The wish for a new church for many years was starting to become a reality as the architects ‘Messrs. Henry Harper and Sons’ of Nottingham were commissioned to design the building and then Mr. A. J. Elims of Gainsborough was commissioned to build this new Church.
The plans were to adjoin the new church onto the smaller ‘Mission Room’, in which the Society had struggled for the past 29 years, while spare land adjoining the new building on Tennyson Road was to be reserved for a Sabbath School.
During the building of the church, Rev. Hodge moved away as he accepted an appointment at Darwen and the Rev. W. J. Ward succeeded him. It is reported that this Reverent had “worked so zealously” in taking on the build and getting it constructed to its finished standing.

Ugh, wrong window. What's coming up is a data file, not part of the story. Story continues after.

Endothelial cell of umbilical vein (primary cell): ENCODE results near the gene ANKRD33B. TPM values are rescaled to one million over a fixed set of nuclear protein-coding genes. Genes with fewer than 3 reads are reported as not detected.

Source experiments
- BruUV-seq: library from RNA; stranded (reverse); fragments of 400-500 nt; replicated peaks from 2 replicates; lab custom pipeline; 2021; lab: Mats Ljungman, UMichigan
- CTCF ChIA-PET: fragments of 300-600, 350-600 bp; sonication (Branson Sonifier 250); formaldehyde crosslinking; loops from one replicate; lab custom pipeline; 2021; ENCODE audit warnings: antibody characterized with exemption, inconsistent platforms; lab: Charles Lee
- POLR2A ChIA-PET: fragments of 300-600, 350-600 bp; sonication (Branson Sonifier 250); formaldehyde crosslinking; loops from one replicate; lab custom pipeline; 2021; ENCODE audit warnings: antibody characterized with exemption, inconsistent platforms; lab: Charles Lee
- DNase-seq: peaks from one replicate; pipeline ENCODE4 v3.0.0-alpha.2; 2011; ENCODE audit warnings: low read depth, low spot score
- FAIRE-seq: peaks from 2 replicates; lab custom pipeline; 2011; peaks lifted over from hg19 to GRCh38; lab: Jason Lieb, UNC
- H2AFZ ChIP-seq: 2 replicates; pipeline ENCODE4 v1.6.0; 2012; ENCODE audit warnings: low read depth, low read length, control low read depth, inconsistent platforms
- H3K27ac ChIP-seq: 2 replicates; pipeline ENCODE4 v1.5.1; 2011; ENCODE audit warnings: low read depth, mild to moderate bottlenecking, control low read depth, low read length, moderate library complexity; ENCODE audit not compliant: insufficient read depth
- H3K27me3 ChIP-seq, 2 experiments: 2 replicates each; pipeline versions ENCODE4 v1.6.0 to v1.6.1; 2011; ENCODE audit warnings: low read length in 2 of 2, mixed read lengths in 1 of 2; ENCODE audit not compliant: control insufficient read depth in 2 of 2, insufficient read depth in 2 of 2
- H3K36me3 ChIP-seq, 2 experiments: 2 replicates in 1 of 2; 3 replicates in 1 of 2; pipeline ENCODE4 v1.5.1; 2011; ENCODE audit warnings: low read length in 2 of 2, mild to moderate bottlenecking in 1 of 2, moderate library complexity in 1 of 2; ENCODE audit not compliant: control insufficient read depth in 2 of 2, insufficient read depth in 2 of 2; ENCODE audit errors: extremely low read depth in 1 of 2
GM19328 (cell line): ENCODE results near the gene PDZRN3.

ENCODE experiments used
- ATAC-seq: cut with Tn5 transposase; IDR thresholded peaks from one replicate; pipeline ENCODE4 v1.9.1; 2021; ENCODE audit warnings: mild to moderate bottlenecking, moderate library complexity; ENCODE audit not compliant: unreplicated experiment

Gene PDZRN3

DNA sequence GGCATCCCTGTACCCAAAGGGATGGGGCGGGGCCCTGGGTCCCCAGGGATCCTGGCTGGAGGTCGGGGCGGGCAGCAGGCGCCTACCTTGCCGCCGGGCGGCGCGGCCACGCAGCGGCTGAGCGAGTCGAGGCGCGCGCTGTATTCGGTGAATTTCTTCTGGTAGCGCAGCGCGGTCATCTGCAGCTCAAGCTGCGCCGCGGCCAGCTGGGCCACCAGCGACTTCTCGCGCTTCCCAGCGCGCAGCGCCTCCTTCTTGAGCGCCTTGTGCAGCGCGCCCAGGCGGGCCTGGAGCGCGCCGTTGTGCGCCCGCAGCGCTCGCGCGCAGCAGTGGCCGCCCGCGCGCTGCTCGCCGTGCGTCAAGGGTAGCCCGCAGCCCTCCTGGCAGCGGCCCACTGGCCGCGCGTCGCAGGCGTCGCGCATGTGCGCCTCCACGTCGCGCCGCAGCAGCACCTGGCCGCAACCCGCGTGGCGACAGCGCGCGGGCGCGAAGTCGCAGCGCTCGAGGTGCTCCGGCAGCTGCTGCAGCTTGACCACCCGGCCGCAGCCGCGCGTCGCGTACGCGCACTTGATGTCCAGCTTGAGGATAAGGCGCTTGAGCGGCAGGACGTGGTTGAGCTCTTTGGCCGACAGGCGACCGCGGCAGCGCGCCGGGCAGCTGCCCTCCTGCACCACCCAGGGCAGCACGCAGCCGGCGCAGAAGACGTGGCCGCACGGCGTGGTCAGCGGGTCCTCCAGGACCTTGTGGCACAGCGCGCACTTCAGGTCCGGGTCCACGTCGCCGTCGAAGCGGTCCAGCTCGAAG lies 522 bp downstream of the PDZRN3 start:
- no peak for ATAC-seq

Designed in a Gothic style, the church is capable of accommodating 450 people in circular pews on an inclined floor so that everyone can see the Minister with
ease, behind which is accommodation for a choir and a large harmonium at the rear.
The windows are glazed with leaded light of a pretty design, whilst on the external tower at the East end is situated a tall spire.
The spire was originally a large piece of ornamental ironwork with green-slates along the bottom, standing 5ft. 5in tall. However, it began to lean towards Tennyson Road and was considered to be a dangerous condition so it had to be taken down.
Furthermore, what is perhaps different today is that the building was originally lighted with incandescent gas, whilst the heating was of the low-pressure hot water system type.